The sled sped up adequately with correct engine speed to 77mph track speed and then engine speed started to lower.
That means the helix angles 50, 49, 48, 47, 46, 45, 44, 43 allowed the sled to speed up adequately with correct engine speed and are sufficient. At 80mph the engine speed was at 7850 rpms using 42 degrees.
Tuning objective is to raise engine speed back up to 8000 at 80mph. IF want to raise engine speed at 80mph, THEN lower helix angle [at-that-track-speed]. A rule of thumb is 1 degree can change 150 rpms then at 80mph, the 42 degree angle should be substituted with a 41 degree angle.
Question; what should the “new” helix angles be?
Answer: 50/39…OR…some other fancy helix you can make, substituting a 41 degree at the problem track speed..
You can make any helix you want if you have the “data” and imagination on selecting “new” angles and duration (length) of them.
-First line shows the original 50/40 progressive.
-Second line shows a new 50/39 progressive
-Third line shows a progressive missing the 42 degree; the degrees go from 44, 43, 41, 40…etc
-Fourth line shows a progressive with a dual angle at the end (at the problem track speed)
-Fifth line shows a progressive with step “straight” angle…45, 44, 43, 41 at the problem track speed to full shift.
Question; Have you made helixes like this Joe? Answer: yes, many of each type you see there (over the years) but we’re missing one that i’ll explain further below “Dual progressive” later….
Step straight helix
Step straight is just that. Step of “X” degree for the “A to B” length (in inches) and transitions to “Y” degree for the “B to C” length for the rest of the helix angle. Its basically a dual angle helix with uneven lengths on the path.
IF sled geared for 100mph, THEN; 47 @ 0~31mph. (transition) 41 @ 31~100mph.
Step progressive. Step of 47 degree from “A to B” length .5 inches and transitions into a progressive 44/40 (44, 43, 42, 41, 40).
IF sled geared for 100mph, THEN; 47 @ 0~34mph. (transition) 44 @ 34~47mph. 43 @ 47~60mph. 42 @ 60~73mph. 41 @ 73~87mph. 40 @ 87~100mph.
You can custom make a “step” any length you want if the helix programmer will do it for you. I’ve made step starts with lengths from 0.3 inch to 0.62 long. Like one sno-cross helix I did a 56 start for 3/8 inch step, transitioning to a progressive 45/38. I made a handful of helixes changing the length of the start from 1/4 inch to 1/2 inch and with the gearing and all the testing we did, the 3/8 inch step start worked best overall for holeshot.
A 53 start, the engine revved up too quick and track spun more.
A 58 start, the engine revved up ok but did not pull hard.
A 56 start give this particular engine the best rpm-acceleration from 5600 to 8600 rpms and won the holeshot.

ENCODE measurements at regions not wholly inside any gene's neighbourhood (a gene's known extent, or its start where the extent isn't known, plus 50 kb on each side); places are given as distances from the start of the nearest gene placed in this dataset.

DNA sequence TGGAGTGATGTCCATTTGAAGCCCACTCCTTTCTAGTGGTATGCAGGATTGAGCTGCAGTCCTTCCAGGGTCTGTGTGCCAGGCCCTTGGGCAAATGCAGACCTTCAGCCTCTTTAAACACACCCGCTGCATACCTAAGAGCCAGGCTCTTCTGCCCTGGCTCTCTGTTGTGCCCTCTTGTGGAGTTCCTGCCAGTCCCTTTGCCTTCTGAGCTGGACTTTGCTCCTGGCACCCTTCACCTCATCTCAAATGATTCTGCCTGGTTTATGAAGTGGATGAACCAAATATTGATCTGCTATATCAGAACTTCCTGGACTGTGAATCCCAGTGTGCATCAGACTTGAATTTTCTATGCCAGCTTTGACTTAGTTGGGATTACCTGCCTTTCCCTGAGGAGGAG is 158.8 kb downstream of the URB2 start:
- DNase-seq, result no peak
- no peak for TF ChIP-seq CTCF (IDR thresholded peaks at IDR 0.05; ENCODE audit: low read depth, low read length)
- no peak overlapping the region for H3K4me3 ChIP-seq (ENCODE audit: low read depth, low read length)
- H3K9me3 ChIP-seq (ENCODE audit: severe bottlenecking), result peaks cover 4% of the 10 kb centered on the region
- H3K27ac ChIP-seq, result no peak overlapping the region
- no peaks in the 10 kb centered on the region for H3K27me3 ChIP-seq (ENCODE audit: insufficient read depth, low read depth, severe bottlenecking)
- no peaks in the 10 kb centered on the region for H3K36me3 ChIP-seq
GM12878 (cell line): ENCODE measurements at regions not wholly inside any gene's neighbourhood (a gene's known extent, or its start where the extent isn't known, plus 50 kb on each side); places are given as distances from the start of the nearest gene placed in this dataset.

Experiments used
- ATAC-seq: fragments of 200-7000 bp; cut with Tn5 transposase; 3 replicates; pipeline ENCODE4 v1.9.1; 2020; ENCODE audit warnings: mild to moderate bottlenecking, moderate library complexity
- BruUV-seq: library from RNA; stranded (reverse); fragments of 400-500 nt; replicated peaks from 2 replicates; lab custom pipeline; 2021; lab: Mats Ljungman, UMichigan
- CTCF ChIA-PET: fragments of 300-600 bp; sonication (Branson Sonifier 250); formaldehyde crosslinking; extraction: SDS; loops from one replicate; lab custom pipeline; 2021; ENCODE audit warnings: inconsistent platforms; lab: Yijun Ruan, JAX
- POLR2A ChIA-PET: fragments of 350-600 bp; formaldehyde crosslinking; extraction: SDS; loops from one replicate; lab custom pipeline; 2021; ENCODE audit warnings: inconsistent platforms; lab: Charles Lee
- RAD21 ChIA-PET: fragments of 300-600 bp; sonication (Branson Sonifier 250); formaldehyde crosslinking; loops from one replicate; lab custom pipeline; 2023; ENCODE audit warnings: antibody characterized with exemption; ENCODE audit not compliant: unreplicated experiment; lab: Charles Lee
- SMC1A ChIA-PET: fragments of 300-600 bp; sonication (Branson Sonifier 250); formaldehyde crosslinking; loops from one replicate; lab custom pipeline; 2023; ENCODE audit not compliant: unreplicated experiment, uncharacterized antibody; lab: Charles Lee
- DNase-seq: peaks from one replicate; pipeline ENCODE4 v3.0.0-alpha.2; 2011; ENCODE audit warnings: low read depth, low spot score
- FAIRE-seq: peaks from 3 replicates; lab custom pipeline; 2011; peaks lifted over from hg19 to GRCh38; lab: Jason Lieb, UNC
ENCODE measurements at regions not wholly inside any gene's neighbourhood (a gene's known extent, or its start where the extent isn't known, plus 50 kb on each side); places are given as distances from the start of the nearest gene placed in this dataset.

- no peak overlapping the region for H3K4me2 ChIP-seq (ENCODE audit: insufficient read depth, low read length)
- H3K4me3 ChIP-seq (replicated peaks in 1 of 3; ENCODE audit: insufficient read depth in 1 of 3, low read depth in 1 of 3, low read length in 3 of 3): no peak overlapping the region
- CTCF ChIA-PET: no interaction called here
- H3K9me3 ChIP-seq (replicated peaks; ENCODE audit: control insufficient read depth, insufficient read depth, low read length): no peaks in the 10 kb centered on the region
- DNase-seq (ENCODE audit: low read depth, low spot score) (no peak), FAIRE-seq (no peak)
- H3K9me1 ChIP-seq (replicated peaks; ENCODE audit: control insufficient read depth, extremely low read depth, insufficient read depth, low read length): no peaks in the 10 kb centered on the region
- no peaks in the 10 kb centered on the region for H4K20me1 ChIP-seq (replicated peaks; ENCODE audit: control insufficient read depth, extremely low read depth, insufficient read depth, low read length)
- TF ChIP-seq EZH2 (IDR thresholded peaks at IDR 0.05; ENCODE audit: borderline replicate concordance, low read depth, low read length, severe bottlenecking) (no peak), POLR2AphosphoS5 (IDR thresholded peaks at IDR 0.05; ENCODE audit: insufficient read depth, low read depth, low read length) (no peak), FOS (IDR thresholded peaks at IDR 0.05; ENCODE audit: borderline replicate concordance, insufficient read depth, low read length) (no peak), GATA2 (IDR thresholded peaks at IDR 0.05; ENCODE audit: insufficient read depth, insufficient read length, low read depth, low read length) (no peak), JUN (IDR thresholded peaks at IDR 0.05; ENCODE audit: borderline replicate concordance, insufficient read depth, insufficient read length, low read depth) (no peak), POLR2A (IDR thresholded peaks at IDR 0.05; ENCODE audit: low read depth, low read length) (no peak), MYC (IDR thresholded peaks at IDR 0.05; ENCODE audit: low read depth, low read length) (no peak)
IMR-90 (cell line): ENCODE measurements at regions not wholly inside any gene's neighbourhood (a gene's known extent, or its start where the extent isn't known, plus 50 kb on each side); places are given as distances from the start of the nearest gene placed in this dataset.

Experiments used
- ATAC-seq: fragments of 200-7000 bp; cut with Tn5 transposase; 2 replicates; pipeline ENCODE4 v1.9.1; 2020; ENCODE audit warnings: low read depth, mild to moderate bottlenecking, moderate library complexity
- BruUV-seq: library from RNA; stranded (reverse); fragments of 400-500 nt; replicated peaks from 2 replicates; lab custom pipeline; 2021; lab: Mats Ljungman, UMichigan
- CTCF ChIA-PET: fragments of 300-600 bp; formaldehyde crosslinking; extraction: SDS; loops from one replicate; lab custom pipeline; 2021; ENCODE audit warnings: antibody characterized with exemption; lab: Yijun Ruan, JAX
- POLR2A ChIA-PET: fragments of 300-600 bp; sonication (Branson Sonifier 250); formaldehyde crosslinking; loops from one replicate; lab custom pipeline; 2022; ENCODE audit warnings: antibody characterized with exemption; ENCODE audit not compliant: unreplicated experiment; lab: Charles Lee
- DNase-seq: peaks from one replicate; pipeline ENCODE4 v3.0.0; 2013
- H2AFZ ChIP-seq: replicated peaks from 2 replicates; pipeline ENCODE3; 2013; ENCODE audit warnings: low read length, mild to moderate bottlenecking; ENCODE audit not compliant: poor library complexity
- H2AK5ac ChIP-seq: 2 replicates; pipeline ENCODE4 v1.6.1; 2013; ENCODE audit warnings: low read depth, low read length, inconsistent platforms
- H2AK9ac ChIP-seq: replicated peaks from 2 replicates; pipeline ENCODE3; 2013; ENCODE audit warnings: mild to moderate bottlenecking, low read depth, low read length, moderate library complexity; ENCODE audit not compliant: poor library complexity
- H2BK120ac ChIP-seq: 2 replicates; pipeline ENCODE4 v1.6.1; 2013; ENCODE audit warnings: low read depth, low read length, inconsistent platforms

The length of the 56 was determined by how smooth the track speed would accelerate without fluctuating engine rpms. The data recorder allowed us to figure out the best “rising rate” of engine speed to get to 8600 rpms and adjust the length of the 56 start.
This dual progressive helix has 2 progressive helix angles in it. Jason K at team never made one before until I needed a helix made. (Winter 2014) The first set of numbers (step progressive) was too abrupt for the CAD program. I was trying to make a 47 step start, then transition to a 42/36 progressive. Jason called me up saying the programming did not like what I asked of it to make a that step helix. As we talked, we worked through a set of values for the CAD program to handle/process the transition from the first angle(step) to the second angle. The step ended up being a progressive angle becuase his CAD program would allow the transition. Ok, so-be-it, now Jason knows how to make a “Dual Progressive” helix and team-ind can make them, but there is none in their product guide; you have to request your own custom cut.
Track 1 is a (50/42)/(42/36)
Track 2 is a (46/42)/(42/36)
This worked good in oval track racing. Angles were good for holeshot and then when the sled running around 3/4 speed to full speed the roller used 38 to 36 degrees which give it really good top end with appropriate gearing.
When there is days with the track being soft, the owner was able to use a little lower engagement speed and combine track 2 to make the start softer and not spin-hookup and rpms drop. The sled could abruptly, but smootly holeshot on a softer, “mushy” ice track.
A funky helix (worked good)
Years ago I made some helixes for a guy cross-country racing a 600REV. The racetracks were 20 to 25 miles long. One driver at a time. Green-light-switch start, radio timed. Most of the racing is in winding trees, creeks, rivers. Speeds would briefly get to 80mph in different places with a straight stretch sprint of top speed near the finish line.
Here is the final helix for him.
The holeshot broken down to get the sled to speed up hardest to somewhere he had to let off the throttle; this 50/47 degree sped up harder than the stock 47/44.
Most of the races are 90% in the 35 to 80mph range, with needing strongest acceleration from 40 to 65mph; this is the 44~41 degree portion. The angles 44, 43, 42, 42 give the sled hard acceleration in that midrange and not lose rpms.
The last part of the race is a brief full throttle run to top end to cross the finish line. Most races, the fastest sleds crossing the finish line was between 85 to 95mph depending on CC class. The 440’s being slowest at 80mph, the 800’s being fastest at 95mph; the 40 degree angle got the sled to be at 85~90mph with a strong pull. If he was able to run a race where the top speed was between 95~100mph; the 38 degree gripped the belt good to achieve 100mph.
The sled geared, never going into overdrive, staying less than 1-1 clutch ratio giving maximum acceleration all the time.
Joe, the sled’s fast; I wish my skills were better to use what this 600’s got now. And then after marriage, had two kids and you know how that can kill a racing hobby. Haha.
Helix – Clutch ratios
Helix – Gearing affects position
Random helixes I have in my shop